See here for the participant’s guide.

Six on Saturday

48 Comments

  1. pommepal says:

    Sorry to hear you’re not feeling too well jude, hope you make a quick recovery. These beautiful colours would cheer you up, they certainly made me smile

  2. Hope you feel better soon. You have posted some beautiful pictures of plants.

    1. Heyjude says:

      Thanks GG. Much better than I was a week ago!

  3. Sandra says:

    Sorry to hear you’re under the weather, Jude. And the weather isn’t doing too well either! Beautiful flowers though. Get well soon ☺️

    1. Heyjude says:

      It’s not too bad here – heavy rain in the night, but sun out since mid morning though extremely blustery! Thanks for your wishes, getting there slowly.

  4. Sorry to hear you are not well – hope you feel better soon x

    1. Heyjude says:

      Thanks Anabel, much better than I was a week ago. Hopefully back to normal soon.

  5. Sorry you’ve been under the weather, Jude. I did spy the bee, right smack dab in the middle of the purple Eryngium, and another one burrowing into a tubular agapanthus blossom.

    1. Heyjude says:

      Thank you! I was trying to get a clean shot of the bee in the agapanthus, but it was very quick!

  6. bushboy says:

    As always loving your garden and beautiful flowers. Hope you are on the mend. Hugs from here 🤗❤

    1. Heyjude says:

      Thanks Brian, feeling much better than last week, but still a way to go. Trying to do a bit of work in the garden each day again, but can’t manage the weeds yet.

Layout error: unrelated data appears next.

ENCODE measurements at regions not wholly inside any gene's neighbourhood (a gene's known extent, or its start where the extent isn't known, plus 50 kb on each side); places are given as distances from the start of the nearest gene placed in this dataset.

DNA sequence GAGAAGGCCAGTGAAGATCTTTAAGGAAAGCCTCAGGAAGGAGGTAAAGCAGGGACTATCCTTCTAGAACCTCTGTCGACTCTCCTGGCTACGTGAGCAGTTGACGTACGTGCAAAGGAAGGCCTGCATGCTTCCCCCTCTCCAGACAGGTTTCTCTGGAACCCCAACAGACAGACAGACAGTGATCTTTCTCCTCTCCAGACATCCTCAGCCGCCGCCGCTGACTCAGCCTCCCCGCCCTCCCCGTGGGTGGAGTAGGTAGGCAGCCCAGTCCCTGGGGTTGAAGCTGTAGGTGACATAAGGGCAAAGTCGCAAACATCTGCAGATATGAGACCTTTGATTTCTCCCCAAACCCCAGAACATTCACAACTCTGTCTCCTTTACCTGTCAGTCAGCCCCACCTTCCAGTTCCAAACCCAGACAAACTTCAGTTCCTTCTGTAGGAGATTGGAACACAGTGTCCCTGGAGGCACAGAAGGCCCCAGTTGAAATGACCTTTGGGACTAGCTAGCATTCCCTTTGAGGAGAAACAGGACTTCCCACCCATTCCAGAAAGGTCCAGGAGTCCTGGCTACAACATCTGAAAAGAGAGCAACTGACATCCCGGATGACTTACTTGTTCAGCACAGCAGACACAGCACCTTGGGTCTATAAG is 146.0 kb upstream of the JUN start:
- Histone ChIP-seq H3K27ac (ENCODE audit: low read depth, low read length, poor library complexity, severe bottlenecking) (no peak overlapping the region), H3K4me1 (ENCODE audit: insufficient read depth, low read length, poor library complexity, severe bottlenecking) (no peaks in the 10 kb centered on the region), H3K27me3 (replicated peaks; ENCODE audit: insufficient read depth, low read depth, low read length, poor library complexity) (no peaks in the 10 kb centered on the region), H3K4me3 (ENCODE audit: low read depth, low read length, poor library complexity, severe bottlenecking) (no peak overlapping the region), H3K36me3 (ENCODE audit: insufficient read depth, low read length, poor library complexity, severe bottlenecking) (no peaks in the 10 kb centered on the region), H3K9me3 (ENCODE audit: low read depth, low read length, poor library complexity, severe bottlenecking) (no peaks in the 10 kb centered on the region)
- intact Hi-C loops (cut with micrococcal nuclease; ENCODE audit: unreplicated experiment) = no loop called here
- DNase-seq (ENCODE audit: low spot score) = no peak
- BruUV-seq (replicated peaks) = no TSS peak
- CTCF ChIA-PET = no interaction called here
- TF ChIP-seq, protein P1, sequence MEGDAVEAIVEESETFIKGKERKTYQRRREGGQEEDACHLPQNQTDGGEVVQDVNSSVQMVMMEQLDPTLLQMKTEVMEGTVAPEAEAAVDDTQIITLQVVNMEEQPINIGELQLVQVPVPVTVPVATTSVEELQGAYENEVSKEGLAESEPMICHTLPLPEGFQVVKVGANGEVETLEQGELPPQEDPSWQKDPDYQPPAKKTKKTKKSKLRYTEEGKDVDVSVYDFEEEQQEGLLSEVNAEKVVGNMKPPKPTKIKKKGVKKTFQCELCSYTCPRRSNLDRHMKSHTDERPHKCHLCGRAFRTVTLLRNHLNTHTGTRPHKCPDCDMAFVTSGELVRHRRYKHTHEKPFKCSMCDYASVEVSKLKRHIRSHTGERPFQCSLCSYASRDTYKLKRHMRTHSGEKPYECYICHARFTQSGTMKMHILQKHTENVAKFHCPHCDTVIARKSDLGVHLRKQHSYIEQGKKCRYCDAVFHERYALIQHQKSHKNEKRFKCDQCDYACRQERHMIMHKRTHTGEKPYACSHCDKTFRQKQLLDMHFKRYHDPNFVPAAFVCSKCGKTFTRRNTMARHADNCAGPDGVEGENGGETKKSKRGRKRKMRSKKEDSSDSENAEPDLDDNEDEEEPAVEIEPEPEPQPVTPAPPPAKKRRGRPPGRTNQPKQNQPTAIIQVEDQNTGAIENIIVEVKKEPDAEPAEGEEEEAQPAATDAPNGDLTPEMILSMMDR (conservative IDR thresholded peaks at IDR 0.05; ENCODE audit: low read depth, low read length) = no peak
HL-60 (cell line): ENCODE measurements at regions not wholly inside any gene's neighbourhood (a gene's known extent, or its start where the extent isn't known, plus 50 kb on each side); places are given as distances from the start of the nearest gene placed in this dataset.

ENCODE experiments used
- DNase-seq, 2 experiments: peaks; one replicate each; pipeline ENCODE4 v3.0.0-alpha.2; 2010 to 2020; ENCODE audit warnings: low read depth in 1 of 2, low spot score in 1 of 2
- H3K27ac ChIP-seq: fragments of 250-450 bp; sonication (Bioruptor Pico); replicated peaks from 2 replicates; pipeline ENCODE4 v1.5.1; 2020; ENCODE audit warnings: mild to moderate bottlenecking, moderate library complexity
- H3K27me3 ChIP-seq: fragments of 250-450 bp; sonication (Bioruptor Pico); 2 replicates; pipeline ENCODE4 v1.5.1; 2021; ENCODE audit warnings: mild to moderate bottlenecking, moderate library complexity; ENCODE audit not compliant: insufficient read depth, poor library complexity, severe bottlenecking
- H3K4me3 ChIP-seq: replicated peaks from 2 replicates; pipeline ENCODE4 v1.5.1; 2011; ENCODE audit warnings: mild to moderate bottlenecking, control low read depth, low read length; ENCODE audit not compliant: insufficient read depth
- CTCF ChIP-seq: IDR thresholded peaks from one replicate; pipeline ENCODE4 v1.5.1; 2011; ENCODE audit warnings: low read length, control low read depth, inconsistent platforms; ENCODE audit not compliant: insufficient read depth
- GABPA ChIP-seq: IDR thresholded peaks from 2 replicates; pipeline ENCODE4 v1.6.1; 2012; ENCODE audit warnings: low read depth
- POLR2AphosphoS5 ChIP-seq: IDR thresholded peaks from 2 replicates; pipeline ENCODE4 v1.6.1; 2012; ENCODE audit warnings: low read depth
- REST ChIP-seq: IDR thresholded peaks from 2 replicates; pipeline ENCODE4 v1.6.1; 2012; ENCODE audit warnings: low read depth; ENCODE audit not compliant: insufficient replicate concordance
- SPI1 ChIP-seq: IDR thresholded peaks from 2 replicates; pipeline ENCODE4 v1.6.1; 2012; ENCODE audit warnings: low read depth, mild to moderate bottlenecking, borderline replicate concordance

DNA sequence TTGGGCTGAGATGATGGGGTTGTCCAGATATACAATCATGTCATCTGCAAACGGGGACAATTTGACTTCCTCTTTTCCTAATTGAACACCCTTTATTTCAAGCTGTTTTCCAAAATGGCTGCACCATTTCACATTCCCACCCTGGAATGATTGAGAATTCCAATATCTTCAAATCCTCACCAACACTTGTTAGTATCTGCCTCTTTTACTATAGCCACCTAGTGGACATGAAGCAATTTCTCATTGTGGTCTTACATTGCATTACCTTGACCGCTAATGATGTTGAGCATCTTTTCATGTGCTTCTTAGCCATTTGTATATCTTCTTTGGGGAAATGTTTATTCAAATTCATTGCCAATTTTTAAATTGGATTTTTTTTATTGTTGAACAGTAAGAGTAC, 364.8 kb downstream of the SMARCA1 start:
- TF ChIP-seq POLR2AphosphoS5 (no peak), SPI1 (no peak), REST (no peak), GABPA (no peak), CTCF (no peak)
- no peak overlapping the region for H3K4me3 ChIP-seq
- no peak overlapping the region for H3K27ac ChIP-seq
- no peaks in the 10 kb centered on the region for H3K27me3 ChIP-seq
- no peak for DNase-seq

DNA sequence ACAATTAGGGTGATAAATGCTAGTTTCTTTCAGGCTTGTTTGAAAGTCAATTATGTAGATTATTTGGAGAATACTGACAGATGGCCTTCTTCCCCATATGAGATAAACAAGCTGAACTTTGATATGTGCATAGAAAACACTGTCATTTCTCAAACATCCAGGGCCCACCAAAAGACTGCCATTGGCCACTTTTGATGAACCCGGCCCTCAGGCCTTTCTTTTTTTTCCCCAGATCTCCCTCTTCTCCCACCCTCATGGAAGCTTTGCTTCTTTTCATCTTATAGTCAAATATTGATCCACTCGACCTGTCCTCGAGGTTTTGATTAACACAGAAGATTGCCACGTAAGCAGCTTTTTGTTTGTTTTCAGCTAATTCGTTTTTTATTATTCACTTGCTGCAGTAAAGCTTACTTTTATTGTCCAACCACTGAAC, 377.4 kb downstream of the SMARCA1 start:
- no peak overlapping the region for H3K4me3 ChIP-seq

1. bushboy says:

        Weeds can wait. Just give them a good talking to

  7. Oh dear, Jude! Sending lots of hugs and hope you feel better soon. 🤗 I have just read about Lythrum in another blogger’s Six. I don’t know them at all, but they are very pretty, so I will look online and see if I can buy any. Your sea of Eryngium is just lovely…..yet another plant I would like to try and grow. Love the Aggies too. Hope you’re on the mend!

    1. Heyjude says:

      If I was to plant Eryngium again it would be Miss Willmott’s Ghost (Eryngium giganteum) which is silver and doesn’t have the stinky smell that some blues have. Thanks for the hugs!

      1. 😳 stinky smell?! I had no idea them had a smell. Thanks for the recommendation Jude. More 🤗 for you!

        1. Heyjude says:

          Like smelly feet, or worse!

  8. Beautiful vibrant colours Jude. A reason to celebrate August…

  9. Cathy says:

    Sorry you have been under the weather, Jude, and hope things are beginning to improve for you. I am intrigued by the tulbaghia which I have growing in a pot in the Coop and didn’t know about its other name…must smell the leaves when I next go into the Coop! What a pretty lythrum this is and I could almost envy your rainfall to have it establish successfully here… 😉

  10. So many beautiful summer colours – I hope the garden views are helping you feel better. I have a huge patch of society garlic and use the leaves often in cooking.

Comments are closed.